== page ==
Legal Talk: Employment Law Changes for 2024

With Elmhirst Parker Solicitors, Barnsley

The world of work has been through a transformative change over the last few years and that state of flux doesn’t seem to be settling any time soon.

Employment law is already a minefield of policies and procedures. Some employers find themselves in hot water after failing to stay abreast of developments. But this year, there are a whole host of new laws coming into effect that will impact many areas of employment and HR.

Minimum wage increases

From the new tax year, which starts on 6th April, the hourly rates of all three minimum wage bands will increase by more than £1. This will be the largest ever increase in the minimum wage in cash terms driven by the strength of pay growth across the economy.

The National Living Wage will also extend to those aged 21 and over; the age threshold was previously 23. For a full-time worker, the National Living Wage increase will equate to a pay rise of around £1,800 a year.

  • National Living Wage (21+) – £11.44 was £10.42.
  • National Minimum Wage (18-20) – £8.60 was £7.49.
  • Apprentices and Under 18s – £6.40 was £5.28.

Flexible and predictable working

The Monday to Friday 9am-5pm working pattern doesn’t suit everyone. But many employees might not realise they can ask their employer to let them work in a way that suits their needs.

Two new laws are coming into force that will double the number of requests staff can make during a 12-month period to two for flexible working or predictable working.

The Employment Relations (Flexible Working) Act 2023 will mean employees can make two requests to change to the number of hours or days worked, the start or finish time, or changing to remote or hybrid working. 

It will also become a day one entitlement, rather than limited to employees with at least 26 weeks’ service. Employees will no longer have to explain the effect that the requested change will have on the business, and their employer must respond within two months rather than three. Employers do not have to agree to a request.

On the other side of the coin, zero-hours or agency workers will have the right to request more predictable terms and conditions under the Workers (Predictable Terms and Conditions) Act 2023. However, there will be a minimum service of 26 weeks.

While the flexible working law comes into effect in April, the predictable working law won’t be enforced until autumn.

Additional family leave

Employees have the statutory right to take time off work in certain circumstances, and it can be either paid or unpaid leave.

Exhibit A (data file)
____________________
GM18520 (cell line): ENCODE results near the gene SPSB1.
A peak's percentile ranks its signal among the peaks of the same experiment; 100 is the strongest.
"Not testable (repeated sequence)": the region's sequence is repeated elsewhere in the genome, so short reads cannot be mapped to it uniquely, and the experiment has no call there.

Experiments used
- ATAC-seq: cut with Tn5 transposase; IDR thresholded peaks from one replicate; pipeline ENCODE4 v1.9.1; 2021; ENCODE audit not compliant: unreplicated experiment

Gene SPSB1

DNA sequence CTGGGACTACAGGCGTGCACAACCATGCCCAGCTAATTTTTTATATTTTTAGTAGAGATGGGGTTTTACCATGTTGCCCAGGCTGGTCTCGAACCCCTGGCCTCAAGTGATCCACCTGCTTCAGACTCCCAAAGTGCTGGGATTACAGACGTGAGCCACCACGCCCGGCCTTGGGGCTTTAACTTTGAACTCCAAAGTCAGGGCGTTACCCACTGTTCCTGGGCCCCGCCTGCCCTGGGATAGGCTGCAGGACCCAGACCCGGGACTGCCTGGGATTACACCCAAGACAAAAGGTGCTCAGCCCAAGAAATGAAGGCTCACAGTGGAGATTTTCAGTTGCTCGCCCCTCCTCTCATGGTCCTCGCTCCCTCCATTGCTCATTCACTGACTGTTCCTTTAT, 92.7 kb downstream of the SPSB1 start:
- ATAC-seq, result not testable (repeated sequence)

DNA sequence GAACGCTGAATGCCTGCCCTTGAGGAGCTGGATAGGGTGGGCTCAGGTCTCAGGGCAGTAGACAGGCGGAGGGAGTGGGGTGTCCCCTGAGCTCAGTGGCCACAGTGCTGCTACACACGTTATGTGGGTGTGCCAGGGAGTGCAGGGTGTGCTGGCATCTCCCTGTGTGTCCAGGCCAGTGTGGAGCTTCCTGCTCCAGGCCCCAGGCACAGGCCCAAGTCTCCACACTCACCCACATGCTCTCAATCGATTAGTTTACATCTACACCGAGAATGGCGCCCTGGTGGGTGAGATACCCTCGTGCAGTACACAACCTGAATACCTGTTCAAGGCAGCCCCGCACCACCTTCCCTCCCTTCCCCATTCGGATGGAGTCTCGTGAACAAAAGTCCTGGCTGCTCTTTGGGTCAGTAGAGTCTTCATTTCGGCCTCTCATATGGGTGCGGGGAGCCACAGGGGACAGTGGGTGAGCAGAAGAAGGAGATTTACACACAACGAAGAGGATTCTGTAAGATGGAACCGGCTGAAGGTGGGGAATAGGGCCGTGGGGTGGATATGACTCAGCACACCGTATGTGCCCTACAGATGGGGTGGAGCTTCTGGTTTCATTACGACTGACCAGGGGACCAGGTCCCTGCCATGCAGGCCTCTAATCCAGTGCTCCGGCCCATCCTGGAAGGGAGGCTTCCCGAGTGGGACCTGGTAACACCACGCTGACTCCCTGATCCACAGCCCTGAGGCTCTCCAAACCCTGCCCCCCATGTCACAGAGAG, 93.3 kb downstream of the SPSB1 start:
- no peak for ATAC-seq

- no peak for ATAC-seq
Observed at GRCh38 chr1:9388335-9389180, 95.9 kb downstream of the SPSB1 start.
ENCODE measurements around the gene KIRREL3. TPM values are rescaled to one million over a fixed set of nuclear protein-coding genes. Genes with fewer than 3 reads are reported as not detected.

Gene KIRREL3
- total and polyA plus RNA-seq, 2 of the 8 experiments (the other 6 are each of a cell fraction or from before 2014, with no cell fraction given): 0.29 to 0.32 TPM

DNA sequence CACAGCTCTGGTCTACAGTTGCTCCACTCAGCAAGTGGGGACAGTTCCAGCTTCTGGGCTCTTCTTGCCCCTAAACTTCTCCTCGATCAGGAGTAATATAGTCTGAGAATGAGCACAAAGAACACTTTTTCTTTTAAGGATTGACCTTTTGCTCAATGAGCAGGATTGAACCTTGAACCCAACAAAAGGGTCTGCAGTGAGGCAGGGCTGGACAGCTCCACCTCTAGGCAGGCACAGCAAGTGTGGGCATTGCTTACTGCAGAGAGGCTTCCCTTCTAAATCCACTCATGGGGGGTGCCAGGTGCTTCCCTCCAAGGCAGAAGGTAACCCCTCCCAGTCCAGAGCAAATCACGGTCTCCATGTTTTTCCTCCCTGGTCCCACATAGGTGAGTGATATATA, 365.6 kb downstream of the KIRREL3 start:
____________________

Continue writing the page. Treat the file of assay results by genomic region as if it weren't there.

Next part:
Two new laws have been passed to enhance the amount of time off that employees can have to care for others to help them remain in the workplace. In both instances, staff will be protected from dismissal or detriment because of taking leave.

Many people juggle work with unpaid caring responsibilities for their loved ones. The Carer’s Leave Act 2023 starts in April and will mean that employees are entitled to five days of unpaid leave each year to care for a dependant with long-term care needs. Long-term needs will be judged on things like disability, an illness or injury needing care for three months or more, or old age. The five days can be taken in full or half days, either consecutively or non-consecutively.

From next spring, the Neonatal Care (Leave and Pay) Act 2023 will mean that parents of newborn babies admitted to neonatal care can take an additional 12 weeks paid leave on top of other entitlements such as maternity or paternity leave.

Redundancy protection

New safeguards will come into place to protect pregnant women or those returning to work after family leave against redundancy. Under current law, employees on maternity leave, shared parental leave or adoption leave have the right to be offered suitable alternative vacancies if facing redundancy. However, the Protection from Redundancy (Pregnancy and Family Leave) Act 2023 will grant them priority status for redeployment opportunities in a redundancy situation over other staff.

What should employers do?

Before these new laws come into effect, employers should examine their current policies, procedures and employment contracts to determine whether any adjustments are needed to remain compliant with the law. Some of the new laws may require new policies to be drafted.

At Elmhirst Parker Solicitors, our team of employment law specialists can advise both employers and employees on issues with contracts, discrimination, tribunals, family leave, redundancy and dismissal, and TUPE transfers.